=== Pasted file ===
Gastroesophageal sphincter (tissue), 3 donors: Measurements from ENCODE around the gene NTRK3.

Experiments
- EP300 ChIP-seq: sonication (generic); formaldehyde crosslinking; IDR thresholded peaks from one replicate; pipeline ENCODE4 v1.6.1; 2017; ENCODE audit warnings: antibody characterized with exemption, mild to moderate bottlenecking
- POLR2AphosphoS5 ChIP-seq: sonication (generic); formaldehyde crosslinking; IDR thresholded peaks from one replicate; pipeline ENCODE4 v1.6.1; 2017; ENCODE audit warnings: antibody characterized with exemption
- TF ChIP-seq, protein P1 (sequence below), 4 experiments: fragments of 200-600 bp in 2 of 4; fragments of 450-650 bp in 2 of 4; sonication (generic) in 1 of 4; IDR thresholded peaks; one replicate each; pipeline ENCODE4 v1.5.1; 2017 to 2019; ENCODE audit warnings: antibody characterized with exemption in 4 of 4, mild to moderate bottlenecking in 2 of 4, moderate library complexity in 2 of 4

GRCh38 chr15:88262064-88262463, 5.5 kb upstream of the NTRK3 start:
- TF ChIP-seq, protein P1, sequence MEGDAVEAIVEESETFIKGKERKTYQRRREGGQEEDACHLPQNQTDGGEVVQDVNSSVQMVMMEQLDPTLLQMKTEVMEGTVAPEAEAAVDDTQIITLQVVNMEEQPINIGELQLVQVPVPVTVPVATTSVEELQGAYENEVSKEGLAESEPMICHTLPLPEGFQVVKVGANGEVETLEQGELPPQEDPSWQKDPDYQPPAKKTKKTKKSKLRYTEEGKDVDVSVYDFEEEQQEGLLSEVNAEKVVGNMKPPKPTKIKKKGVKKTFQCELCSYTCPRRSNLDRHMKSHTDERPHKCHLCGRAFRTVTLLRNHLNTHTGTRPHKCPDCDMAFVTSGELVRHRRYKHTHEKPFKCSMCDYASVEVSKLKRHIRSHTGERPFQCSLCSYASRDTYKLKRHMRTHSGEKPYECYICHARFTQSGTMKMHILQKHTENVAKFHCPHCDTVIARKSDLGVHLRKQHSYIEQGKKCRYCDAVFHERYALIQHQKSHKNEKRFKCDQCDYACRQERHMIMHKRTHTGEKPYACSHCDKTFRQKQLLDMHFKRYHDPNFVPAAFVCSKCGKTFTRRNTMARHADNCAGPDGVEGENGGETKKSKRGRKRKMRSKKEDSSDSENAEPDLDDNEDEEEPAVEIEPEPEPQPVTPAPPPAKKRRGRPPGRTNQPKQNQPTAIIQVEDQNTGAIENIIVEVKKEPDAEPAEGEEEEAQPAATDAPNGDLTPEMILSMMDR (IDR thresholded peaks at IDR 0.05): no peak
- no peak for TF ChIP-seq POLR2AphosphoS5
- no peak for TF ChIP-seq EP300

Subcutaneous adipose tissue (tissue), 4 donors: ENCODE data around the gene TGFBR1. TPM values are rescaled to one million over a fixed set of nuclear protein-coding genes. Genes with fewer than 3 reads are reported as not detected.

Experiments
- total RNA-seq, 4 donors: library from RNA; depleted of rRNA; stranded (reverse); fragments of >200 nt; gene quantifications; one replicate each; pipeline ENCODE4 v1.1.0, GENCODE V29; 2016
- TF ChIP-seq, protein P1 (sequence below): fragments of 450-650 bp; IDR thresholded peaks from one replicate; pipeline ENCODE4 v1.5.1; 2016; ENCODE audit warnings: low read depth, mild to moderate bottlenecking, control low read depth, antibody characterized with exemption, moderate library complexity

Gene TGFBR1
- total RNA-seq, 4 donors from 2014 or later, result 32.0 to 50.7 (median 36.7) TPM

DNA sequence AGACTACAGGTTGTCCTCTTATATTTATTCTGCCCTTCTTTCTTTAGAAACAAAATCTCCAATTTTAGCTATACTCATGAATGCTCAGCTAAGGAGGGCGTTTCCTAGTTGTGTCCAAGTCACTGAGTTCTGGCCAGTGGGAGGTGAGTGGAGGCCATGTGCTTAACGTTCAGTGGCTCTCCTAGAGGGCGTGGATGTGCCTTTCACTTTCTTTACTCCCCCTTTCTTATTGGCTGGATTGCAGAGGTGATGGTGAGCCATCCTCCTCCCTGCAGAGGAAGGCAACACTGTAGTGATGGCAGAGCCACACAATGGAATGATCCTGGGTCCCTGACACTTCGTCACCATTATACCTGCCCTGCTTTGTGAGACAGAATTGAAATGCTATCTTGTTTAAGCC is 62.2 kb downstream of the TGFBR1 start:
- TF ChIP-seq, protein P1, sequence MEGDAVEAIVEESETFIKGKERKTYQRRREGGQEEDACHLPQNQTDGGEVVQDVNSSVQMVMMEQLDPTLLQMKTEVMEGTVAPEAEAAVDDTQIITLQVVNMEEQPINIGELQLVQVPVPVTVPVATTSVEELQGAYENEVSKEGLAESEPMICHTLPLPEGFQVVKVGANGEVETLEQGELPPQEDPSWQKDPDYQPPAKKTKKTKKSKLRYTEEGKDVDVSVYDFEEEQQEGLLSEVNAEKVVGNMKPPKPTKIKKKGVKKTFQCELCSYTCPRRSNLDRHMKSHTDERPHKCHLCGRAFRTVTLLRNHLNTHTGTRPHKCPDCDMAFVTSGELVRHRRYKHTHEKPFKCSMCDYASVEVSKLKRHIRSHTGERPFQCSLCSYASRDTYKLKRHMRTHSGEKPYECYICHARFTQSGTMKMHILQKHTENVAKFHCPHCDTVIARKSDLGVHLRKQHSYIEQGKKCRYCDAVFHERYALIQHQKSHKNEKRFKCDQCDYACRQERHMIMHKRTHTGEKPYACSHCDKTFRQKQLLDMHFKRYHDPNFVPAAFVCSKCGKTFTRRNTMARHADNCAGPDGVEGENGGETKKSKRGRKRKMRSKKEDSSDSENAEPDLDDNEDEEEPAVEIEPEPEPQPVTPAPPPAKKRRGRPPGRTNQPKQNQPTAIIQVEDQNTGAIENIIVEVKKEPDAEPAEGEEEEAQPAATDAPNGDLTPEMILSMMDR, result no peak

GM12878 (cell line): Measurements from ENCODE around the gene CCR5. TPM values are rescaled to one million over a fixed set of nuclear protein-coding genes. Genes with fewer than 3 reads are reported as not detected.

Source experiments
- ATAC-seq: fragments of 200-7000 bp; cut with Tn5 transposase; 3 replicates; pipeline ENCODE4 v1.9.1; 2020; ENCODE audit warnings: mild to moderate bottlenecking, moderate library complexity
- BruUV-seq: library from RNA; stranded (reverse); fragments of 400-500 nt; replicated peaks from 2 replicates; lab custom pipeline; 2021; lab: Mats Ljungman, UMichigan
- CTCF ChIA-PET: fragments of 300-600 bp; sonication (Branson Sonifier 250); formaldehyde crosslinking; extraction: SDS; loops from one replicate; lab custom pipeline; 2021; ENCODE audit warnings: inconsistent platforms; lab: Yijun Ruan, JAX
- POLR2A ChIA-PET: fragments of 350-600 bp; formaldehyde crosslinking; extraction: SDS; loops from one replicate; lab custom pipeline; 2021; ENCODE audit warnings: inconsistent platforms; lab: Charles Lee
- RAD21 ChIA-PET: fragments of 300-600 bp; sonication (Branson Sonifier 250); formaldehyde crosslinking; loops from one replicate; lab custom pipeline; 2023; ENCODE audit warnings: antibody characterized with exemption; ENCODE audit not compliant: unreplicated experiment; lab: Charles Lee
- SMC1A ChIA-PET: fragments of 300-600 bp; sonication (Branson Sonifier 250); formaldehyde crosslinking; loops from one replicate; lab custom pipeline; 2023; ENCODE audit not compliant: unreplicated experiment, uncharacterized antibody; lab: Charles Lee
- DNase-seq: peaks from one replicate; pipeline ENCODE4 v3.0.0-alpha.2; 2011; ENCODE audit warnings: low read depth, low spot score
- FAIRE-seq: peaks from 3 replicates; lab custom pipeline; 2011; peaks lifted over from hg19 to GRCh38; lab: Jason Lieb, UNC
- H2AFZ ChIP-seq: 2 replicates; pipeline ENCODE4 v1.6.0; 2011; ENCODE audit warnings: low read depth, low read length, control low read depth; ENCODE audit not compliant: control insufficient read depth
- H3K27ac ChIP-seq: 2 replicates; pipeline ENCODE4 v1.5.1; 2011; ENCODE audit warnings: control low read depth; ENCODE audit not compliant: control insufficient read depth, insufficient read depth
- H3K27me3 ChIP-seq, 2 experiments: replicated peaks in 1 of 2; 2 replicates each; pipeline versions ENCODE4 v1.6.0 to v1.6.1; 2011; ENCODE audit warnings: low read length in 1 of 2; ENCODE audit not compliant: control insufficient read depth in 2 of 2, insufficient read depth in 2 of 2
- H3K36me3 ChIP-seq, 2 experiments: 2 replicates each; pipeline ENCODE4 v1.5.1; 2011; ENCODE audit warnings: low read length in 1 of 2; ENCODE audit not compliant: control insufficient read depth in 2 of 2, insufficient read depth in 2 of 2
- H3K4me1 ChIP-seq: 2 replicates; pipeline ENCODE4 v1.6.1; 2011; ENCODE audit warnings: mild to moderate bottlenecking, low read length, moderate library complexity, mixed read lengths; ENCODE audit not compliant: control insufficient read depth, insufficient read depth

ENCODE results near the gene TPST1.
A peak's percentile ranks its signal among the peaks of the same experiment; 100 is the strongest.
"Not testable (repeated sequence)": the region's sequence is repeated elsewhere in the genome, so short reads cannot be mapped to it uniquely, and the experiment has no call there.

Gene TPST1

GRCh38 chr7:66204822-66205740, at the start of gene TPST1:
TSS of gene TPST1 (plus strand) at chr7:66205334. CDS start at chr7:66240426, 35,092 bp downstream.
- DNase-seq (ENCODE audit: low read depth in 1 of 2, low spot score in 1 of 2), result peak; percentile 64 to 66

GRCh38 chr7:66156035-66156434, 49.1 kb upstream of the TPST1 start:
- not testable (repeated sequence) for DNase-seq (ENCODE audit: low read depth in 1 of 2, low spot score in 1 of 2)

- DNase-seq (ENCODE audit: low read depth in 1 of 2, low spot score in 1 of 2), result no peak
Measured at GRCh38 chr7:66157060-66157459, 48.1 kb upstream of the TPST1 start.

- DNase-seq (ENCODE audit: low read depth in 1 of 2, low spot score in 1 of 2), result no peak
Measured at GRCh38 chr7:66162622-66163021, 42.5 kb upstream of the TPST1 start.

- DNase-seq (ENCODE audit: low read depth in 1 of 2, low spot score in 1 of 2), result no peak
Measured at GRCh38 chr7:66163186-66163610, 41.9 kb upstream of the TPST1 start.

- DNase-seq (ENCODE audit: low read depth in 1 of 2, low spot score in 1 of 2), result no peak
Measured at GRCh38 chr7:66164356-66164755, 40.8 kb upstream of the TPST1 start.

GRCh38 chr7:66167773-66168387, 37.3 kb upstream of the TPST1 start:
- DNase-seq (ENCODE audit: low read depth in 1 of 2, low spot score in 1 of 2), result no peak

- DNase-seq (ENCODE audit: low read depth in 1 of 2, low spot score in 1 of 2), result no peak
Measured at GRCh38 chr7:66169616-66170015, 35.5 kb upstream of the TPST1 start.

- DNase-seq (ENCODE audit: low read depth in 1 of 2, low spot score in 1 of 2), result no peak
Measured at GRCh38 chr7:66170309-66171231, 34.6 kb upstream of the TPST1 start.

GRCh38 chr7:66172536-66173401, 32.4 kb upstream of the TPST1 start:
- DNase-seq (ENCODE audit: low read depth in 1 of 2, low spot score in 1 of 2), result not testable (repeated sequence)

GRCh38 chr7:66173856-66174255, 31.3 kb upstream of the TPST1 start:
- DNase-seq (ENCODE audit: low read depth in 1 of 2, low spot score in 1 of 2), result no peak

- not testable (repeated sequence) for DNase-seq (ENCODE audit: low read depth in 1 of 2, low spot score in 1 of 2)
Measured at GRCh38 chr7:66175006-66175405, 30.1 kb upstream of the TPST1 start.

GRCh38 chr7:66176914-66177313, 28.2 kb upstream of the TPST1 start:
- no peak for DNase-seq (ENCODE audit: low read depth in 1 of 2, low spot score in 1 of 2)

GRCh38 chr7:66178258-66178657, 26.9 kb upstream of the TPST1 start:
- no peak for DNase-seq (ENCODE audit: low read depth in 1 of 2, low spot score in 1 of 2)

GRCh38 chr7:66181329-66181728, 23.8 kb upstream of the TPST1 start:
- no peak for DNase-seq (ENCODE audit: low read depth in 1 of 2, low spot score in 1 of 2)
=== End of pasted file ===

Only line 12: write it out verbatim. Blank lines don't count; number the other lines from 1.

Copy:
- total RNA-seq, 4 donors: library from RNA; depleted of rRNA; stranded (reverse); fragments of >200 nt; gene quantifications; one replicate each; pipeline ENCODE4 v1.1.0, GENCODE V29; 2016